controls natural evolution.

I hope in these lectures to show also that neither the
evolutionary theory in general nor any explanation of
evolution that can rightly be called scientific mihtates
against the truth of genuinely catholic doctrine, — in
particular against the doctrine of man's primitive state
and fall. But before undertaking this task it is desir-
able to exhibit the evidence which has been advanced

1 For example, Nageli, Korschinsky, and R. Otto.

2 V. L. Kellogg rejects them, op. cit., p. 278, as do all believers in


in support of the general theory of a natural evolu-
tion of species, and to consider whether, and how far,
that theory explains man's origin and distinctive
mental and moral characteristics. To do so will be
the aim of my next lecture.



The purpose of this lecture is to exhibit within brief
compass the evidences which are thought to support
the theory of a natural evolution of species, and to con-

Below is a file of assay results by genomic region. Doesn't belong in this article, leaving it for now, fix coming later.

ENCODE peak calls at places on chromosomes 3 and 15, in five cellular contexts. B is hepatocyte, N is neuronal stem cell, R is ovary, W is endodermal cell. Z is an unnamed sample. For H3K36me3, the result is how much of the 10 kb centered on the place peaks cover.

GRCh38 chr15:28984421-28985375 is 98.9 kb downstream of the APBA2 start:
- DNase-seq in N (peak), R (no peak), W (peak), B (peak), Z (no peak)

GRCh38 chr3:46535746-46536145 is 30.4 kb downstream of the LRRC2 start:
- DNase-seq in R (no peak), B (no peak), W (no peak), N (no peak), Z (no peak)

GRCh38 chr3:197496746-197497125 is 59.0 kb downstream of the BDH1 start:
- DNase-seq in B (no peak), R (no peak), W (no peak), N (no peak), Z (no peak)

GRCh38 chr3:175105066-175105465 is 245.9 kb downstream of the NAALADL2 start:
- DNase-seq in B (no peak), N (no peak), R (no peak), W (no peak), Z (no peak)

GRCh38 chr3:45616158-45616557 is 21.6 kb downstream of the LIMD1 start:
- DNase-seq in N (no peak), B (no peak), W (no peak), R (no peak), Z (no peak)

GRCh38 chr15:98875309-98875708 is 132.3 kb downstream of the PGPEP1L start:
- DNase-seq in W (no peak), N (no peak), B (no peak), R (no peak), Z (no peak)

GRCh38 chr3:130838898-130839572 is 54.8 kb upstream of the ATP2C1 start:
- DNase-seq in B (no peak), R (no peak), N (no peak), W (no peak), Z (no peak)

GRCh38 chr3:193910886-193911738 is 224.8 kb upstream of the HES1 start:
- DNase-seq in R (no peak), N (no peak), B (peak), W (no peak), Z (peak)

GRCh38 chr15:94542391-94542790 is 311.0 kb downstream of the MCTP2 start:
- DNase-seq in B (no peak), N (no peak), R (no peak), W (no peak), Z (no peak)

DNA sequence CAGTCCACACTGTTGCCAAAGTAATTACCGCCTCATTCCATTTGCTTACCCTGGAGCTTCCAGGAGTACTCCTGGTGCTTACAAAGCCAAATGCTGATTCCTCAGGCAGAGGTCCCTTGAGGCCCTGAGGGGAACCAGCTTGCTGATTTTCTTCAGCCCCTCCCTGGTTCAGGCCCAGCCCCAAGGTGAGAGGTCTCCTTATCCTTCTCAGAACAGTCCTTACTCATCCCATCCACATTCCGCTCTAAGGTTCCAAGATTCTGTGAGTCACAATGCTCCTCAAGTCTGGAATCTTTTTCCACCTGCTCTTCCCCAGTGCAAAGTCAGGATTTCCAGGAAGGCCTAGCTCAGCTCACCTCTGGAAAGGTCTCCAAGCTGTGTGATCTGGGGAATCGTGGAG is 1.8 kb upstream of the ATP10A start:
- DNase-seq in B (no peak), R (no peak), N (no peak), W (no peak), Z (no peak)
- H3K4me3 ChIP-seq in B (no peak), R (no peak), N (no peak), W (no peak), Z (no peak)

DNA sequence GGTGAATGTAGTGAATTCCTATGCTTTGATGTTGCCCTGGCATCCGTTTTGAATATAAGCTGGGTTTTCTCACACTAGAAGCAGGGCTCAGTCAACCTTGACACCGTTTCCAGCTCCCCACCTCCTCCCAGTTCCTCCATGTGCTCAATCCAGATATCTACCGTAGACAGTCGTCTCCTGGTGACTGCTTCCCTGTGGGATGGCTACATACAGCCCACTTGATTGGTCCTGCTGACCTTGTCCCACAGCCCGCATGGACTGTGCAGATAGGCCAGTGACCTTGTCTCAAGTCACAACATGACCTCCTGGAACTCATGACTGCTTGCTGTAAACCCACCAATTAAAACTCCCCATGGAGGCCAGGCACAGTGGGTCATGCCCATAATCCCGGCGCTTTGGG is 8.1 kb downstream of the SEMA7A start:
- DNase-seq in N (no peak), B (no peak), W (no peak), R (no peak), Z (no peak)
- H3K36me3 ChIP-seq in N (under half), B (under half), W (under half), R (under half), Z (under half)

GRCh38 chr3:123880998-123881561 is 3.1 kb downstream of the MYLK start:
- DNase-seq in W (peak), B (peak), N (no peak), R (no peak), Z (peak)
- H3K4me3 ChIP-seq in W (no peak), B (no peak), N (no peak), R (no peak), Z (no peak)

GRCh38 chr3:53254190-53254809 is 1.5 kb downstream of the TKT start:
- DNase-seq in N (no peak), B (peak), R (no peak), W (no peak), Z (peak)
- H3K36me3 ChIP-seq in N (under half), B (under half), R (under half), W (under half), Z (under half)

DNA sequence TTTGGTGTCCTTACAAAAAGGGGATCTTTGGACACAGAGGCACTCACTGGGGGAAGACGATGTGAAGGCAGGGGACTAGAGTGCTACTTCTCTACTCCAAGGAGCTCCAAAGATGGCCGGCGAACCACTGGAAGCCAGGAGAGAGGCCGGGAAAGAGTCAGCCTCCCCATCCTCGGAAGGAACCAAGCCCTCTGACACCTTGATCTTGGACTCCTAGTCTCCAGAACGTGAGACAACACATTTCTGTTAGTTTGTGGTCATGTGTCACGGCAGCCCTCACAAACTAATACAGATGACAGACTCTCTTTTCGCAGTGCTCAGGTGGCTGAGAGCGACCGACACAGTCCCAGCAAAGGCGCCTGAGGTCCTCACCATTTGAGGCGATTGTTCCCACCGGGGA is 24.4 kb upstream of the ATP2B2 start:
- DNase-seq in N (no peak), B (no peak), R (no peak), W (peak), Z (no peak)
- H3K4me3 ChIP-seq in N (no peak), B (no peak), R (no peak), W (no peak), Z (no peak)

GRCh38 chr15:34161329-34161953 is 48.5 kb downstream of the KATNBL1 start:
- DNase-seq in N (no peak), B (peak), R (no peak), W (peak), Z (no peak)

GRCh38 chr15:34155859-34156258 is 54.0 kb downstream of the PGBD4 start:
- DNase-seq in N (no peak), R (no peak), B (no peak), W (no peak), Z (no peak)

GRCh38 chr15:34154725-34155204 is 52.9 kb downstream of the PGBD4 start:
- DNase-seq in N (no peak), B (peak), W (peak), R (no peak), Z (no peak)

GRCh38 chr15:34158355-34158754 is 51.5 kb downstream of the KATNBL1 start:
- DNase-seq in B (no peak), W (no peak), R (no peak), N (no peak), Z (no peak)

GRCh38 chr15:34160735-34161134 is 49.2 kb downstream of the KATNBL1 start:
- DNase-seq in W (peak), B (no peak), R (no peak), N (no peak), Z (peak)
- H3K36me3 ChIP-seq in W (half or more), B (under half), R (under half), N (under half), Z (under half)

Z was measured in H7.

sider whether, and to what extent, we can rightly regard
the human species as a product of such evolution. At
the outset permit me to remind you again of the dis-
tinction between the general theory that existing species
have somehow been naturally developed from earlier
and simpler ones and the various explanations of this
development which Darwin and others have advanced.
One may become con\dnced of the futihty of any one,
or of all, of these explanations, and yet regard the evi-
dence for natural evolution as conclusive. It is this
evidence for natural evolution that I now ask you to

In estimating the evidence of a scientific hypothesis
we ought not to expect mathematical demonstration.
From the nature of things no demonstrative e\ddence
can be had, and its absence will not deter an intelli-